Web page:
The Anti & Un Identity Thing
The recent US election season was a fascinating study in political spin. In particular, the far Right’s strategy of claiming Obama was being Anti or Un- American. It’s a “Rovian” strategy; take a politician’s key strength (in this case Obama’s post-global national identity) and turn it into a perceived weakness (like claiming Obama’s cool, cautious […]
The recent US election season was a fascinating study in political spin. In particular, the far Right’s strategy of claiming Obama was being Anti or Un- American. It’s a “Rovian” strategy; take a politician’s key strength (in this case Obama’s post-global national identity) and turn it into a perceived weakness (like claiming Obama’s cool, cautious detachment is really egoism or a lack of passion for “our” America).
But, it’s also a deeply malfeasant strategy that would be familiar to anyone with a minority background – it’s just another version of the “you’re not really one of us” game that has, at its core, the nascent tinge of racism. In a lot of ways, it feels like a tactic from John Howard’s play-book of Australian politics- the hoary claim that someone or some idea is UnAustralian.
Consider Stanley Kurtz’s short op-ed piece, Wright 101. Notice how Kurtz manages to sneak in the phrase “Anti-American(ism)” nine times and “extremist” seven times, without really substantiating either claim. You don’t have to read with much detachment to get the sense that here extremist might just mean someone the author disagrees with.
But, there is a deeper failure in the piece that is highlighted by this quote from Michael Eric Dyson’s study on Pride,
“…most discussion of race in America centers on what it means to be nonwhite. Very few whites are ever asked to think about what it means to be white or how whiteness defines so much of what we take for granted in the world.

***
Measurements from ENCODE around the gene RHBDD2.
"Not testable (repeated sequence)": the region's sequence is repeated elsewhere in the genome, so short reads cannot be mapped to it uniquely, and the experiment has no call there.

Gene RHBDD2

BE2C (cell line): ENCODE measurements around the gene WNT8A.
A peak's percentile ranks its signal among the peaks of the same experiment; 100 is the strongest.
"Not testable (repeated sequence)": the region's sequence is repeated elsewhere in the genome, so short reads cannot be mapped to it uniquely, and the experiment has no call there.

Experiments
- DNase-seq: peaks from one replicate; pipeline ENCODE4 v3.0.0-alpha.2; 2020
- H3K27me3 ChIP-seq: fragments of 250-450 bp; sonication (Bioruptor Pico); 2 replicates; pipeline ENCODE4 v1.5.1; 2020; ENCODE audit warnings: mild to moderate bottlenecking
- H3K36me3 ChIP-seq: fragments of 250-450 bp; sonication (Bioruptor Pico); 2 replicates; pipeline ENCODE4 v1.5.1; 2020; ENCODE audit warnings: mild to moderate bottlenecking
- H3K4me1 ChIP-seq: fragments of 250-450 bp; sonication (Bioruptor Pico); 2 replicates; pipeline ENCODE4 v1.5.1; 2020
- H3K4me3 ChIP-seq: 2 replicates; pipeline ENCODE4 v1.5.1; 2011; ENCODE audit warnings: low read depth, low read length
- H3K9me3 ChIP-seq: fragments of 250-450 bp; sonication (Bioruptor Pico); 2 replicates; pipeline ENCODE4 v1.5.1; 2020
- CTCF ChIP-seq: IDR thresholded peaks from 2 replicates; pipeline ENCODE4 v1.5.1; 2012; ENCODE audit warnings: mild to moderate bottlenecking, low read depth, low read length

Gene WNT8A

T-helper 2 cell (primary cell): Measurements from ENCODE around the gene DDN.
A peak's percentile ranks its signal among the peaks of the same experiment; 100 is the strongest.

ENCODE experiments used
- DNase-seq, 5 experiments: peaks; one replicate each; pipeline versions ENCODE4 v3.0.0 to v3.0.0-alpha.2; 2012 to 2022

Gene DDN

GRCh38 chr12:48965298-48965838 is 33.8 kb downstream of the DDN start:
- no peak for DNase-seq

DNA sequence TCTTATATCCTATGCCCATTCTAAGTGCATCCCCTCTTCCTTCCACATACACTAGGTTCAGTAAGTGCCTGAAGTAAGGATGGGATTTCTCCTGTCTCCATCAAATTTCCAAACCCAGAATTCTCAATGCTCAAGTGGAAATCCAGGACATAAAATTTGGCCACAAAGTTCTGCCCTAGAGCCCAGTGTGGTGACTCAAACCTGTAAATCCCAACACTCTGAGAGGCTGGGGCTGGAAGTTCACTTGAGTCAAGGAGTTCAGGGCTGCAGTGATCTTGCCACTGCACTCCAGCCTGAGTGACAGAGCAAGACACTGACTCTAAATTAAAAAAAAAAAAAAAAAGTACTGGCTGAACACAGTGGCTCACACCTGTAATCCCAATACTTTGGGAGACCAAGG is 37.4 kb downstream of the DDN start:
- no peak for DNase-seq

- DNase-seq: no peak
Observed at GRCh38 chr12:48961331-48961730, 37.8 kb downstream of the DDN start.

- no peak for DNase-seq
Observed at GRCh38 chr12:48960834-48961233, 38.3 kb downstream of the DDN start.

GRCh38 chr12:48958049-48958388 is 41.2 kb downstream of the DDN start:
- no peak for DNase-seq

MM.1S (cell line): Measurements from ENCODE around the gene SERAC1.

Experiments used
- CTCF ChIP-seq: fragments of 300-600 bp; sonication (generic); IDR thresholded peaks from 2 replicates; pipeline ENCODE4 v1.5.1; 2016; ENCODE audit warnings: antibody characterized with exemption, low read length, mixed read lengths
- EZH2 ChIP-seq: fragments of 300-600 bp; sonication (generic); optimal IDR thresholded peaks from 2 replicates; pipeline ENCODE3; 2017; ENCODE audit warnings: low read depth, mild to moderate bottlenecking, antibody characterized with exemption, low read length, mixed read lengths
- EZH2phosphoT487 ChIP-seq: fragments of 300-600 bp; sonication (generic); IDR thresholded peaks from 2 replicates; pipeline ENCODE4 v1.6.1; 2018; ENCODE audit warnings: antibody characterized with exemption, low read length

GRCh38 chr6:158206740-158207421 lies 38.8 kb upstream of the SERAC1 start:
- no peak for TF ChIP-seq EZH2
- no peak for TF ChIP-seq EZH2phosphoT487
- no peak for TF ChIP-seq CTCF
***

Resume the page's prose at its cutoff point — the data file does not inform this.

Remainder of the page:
White pride works best when it has not been up for discussion – when it can be denied as the purpose of talk or action and can be seen, instead, as the very framework of normal conversation and behaviour.”
and as he goes on,
“White pride has often been smuggled into national discourse under other labels; citizen, American, individual. many whites, failing to see themselves as members of a race, define themselves as citizens, all the while denying that privilege to others. Whites are individuals and Americans; blacks, Latinos, native_Americans and other minorities are viewed as members of racial and ethnic subgroups. Whiteness has a doubly negative effect: it denies its racial roots while denying racial minorities their American identities.”
In “A Woman’s Place Is In The Boardroom” a similar issue is raised when a group of business leaders are asked to reflect on how gender has shaped and determined their identity in the workplace. Women were able to address the issue with depth and clarity while men, overwhelmingly, did not understand the question.
Cohesion and community flow undeniably from shared identities and experiences. That is true, even of the most diverse groups (where what is shared may be the belief in diversity and the experience of its benefits). Homogeneity is not always evidence of sin.
But, we should ask ourselves what good ever comes from exclusion for the sake of exclusion, from the highlighting of otherness as a sole reason to ostracise someone, from the claim that difference disqualifies someone from the ability to lead.